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i only recently realized that all of the scene breaks/spaces close during formatting. i do a LOT of cutting back and forth between characters and locations, sometimes within a single chapter. i don't know how any reader could have possibly known what the hell was going on. just spent a couple of weeks going through everything to add these: * * *
 

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Depends on the story. If it fits the story-like the listing of months in New Moon-then it's fine. If it's there's no apparent reason for it, not so fine.

Speaking as someone who's written time jumpers… (My short story "Romeo & Jillian" is perhaps the worst offender.)
 

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I also think it depends on why you are using the time jump. I have seen plenty of bad reviews on books from readers who felt that an author "cheated" by using a time jump to get out of a sticky plot section.

I've read plenty of well-written novels with time jumps that didn't bother me at all. I've also read a few that were clunky. I think the author was just using time jumps in lieu of well-written transitions.
 

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It depends on how it`s done. Two great examples of it used well are Stephen King`s It, which is told in two different time frames, and Audrey Neffinegger`s The Time Traveler`s Wife, which jumps around all over the place. When I first heard about that book, I thought telling the story in a strange order would be just a gimick (like Pulp Fiction) but it`s integral to the story.
 

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Brian Spangler said:
I really don't have much of an opinion about when a book jumps time, as in: 2 days earlier, 1 year earlier, etc. However, when it is too frequent I tend to lose interest.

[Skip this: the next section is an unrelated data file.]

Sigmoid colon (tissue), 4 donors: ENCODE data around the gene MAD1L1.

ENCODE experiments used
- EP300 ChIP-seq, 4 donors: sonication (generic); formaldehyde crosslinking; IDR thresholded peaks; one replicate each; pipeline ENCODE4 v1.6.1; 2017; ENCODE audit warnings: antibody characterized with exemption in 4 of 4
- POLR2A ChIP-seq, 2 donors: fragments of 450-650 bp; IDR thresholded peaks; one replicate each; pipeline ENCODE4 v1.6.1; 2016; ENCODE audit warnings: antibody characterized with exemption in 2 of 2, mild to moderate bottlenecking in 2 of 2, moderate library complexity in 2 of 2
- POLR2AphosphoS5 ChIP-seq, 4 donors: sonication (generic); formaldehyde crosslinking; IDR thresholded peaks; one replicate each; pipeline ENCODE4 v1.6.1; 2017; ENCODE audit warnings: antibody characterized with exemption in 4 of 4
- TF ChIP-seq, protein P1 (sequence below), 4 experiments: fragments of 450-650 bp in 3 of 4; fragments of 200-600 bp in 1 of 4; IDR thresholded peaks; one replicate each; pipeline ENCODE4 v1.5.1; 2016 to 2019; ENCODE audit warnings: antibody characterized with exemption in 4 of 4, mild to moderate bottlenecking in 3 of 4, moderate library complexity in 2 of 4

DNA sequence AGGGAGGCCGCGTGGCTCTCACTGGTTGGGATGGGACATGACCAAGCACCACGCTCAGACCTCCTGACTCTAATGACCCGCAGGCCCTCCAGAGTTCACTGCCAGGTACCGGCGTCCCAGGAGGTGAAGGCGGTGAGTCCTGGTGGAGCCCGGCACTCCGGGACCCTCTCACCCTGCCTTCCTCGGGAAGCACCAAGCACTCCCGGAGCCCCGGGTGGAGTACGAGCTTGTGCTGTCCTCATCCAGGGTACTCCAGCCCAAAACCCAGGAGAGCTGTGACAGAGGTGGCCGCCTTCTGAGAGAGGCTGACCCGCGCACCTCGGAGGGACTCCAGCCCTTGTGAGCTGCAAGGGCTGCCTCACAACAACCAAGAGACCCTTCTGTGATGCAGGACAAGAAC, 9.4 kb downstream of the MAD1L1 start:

Never thought I'd use the mechanism, but now have an opportunity.

Wanted to gather some opinions before I commit.
Do you mean a jump in time or a flashback? Your description of "2 days earlier" would be a flashback.

A flashback better have a good reason imo. I will tolerate them ONLY if they have a good reason.

If you just mean putting at the start of a scene or chapter when it is taking place, I do it on pretty much every chapter and get a lot of comments saying thanks for doing that. It might be more accepted in historical fiction though.

ETA: If you are talking about going forward in time, why not? It would be silly and bad story telling to describe in detail a period of time when nothing interesting happened. Should I describe every time they make coffee (or drink a mug of ale) and go to the potty and sleep while the reader waits for something interesting to happen?
 

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Discussion Starter · #11 ·
JRTomlin said:
Do you mean a jump in time or a flashback? Your description of "2 days earlier" would be a flashback.

A flashback better have a good reason imo. I will tolerate them ONLY if they have a good reason.

If you just mean putting at the start of a scene or chapter when it is taking place, I do it on pretty much every chapter and get a lot of comments saying thanks for doing that. It might be more accepted in historical fiction though.

ETA: If you are talking about going forward in time, why not? It would be silly and bad story telling to describe in detail a period of time when nothing interesting happened. Should I describe every time they make coffee (or drink a mug of ale) and go to the potty and sleep while the reader waits for something interesting to happen?
In my case I have an event and the want to jump back to an earlier time and build the backstory that leads to the event. Quite a few shows do it. Shows like Lost were more about backstories which is a little different.